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  • Samer Tohme

Canada: Leaving The Country, Leaving Some Investments: Death Predicaments And Perils

It is challenging to relocate as there are too many things to look after and too many people involved. Moving across the border is much more complicated because you have to deal with complex tax consequences and a new language. Your belongings can be left behind in all the chaos and hurry. When possessions are left behind, complications can occur if the non-resident owner passes away and the process is transferred to the executor or relatives.

Of course, there will be logistical challenges to deal with. However, apart from the geographical problems that arise when an executor lives outside Canada, the greater economic institution enforcement aims to prevent income tax avoidance and financial fraud. It is highly problematic for a non-resident to create an estate bank account and offer trading guidance for capital assets in Canada.

Financial institutions of Canada have adopted lengthy and sometimes costly policies and standards that can be time-consuming and costly to fulfill, increasing the costs and time of property transfer. And if an Ontario conservatorship certificate has been obtained, these conditions must be met.

If the Canadian housing properties generate revenue or increase in valuation, income tax implications would be considered. Canada charges income tax on income earned in Canada, subject to certain exemptions and capital gains tax on most eligible Canadian property when it is currently or considered to be discarded, like in case of demise, with specific exclusions.

The "estate trustee" would be eligible to file a termination financial statement for the taxation year ending on the deceased's demise and any other tax returns required if the estate has value and financial gains after the victim's death. If tax filings and refunds are not made on schedule, interest, and penalties on back taxes may be imposed.

If the non-resident trustee or family members choose to control or liquidate Ontario properties, they might face further complications. A foreign property trustee has no power over the deceased person's properties in Ontario through common law because of a legal court mandate or authority granted to them because of the legislation of yet another jurisdiction. This ensures that they should seek a probate permit in Ontario in certain cases to validate their jurisdiction.

Although some laws have been introduced, they usually encourage but do not mandate a foreign contract. Therefore, it is up to the asset manager, including a financial institution, to determine if a foreign grant would suffice as proof of jurisdiction in such situations or if a local grant is needed. If the property is immobilized, a grant from Ontario would be expected unless there is an exemption. In most cases that involve a non-resident property trustee, financial firms will need an Ontario permit if the estate is an investment or bank account.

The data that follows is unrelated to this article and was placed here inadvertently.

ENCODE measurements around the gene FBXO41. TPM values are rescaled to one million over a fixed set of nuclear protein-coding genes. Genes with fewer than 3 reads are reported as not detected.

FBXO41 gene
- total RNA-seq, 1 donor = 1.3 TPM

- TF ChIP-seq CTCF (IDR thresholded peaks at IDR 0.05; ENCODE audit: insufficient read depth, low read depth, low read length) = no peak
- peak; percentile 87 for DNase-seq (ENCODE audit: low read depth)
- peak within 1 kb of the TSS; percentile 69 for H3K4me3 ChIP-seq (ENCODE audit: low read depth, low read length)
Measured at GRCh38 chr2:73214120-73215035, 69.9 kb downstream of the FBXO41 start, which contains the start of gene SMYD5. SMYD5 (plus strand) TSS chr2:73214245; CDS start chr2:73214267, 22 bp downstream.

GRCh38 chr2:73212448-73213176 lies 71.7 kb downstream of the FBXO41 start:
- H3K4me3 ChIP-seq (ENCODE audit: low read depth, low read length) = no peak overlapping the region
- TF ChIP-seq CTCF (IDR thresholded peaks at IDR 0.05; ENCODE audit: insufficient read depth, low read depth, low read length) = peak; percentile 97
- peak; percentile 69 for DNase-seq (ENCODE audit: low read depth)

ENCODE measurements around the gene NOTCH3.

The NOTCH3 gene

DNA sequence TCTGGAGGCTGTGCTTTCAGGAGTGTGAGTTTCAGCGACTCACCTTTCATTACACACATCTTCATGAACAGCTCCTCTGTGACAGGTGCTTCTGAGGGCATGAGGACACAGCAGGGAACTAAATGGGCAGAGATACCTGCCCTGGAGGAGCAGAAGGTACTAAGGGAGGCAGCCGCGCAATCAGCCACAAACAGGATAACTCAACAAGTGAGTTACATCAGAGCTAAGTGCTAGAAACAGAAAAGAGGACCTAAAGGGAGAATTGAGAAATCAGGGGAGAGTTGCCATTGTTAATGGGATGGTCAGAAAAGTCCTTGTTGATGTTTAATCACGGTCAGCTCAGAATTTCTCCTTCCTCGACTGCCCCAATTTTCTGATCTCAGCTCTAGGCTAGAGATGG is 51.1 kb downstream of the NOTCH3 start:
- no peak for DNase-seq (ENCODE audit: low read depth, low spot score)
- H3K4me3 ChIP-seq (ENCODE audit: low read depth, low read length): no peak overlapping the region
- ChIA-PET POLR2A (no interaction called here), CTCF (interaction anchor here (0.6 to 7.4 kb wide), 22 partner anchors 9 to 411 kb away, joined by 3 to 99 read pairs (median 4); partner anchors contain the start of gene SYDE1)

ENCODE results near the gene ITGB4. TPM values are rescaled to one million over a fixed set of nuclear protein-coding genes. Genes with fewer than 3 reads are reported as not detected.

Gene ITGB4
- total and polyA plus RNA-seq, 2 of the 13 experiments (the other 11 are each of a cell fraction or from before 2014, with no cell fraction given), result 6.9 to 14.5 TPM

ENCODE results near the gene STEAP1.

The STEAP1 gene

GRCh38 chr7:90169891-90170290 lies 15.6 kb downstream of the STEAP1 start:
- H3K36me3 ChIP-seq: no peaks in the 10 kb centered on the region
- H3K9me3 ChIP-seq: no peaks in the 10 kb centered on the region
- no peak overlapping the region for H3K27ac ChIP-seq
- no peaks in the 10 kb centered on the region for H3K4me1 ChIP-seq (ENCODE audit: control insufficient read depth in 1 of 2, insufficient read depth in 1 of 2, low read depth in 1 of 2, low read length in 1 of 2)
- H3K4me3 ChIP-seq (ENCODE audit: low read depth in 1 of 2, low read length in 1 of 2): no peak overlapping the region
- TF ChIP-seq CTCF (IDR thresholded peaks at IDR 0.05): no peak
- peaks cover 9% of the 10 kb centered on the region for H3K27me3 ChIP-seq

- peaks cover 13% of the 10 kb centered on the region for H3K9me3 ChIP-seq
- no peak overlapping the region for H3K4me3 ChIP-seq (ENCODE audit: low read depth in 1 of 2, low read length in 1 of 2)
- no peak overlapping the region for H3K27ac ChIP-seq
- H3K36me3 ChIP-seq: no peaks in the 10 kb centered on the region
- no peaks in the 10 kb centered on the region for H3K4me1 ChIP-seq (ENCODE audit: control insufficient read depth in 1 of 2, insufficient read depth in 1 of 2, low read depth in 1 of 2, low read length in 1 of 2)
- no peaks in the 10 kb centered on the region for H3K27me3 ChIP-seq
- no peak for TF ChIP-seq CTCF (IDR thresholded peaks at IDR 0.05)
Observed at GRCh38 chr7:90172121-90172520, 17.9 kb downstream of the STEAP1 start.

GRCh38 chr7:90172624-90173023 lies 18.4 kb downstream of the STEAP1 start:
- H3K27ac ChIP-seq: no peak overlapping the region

A Canadian grant would be required if the non-resident trustee is living in a commonwealth territory or agrees to determine what kind of court warrant is needed or the property holder is entitled to a judicial grant.

A non-resident property trustee who has died without any will in the territory of the non-Commonwealth cannot apply at all. In the first place, a non-resident estate trustee without a will who has not been awarded an international court grant is not qualified because of court rules, although in some cases. However, an Ontario court can make his appointment in some situations.

Suppose the person died with or without the will may not be allowed to post a bond by an estate representative who resides in a non-Commonwealth jurisdiction. In such instances, the judiciary in Ontario may exclude obligation for guarantee. Also, the law may decrease the value of a bond.

If security is required, it could be hard for a non-resident estate trustee to secure one. Also, it is impossible that the properties of Ontario will be used as bond security.

When cross-border property matters emerge, families and recipients need professional counsel to help them manage the unavoidable problems. It is better to prepare for challenges to prevent, but qualified experts may help you reach a good decision. It is not always easy.


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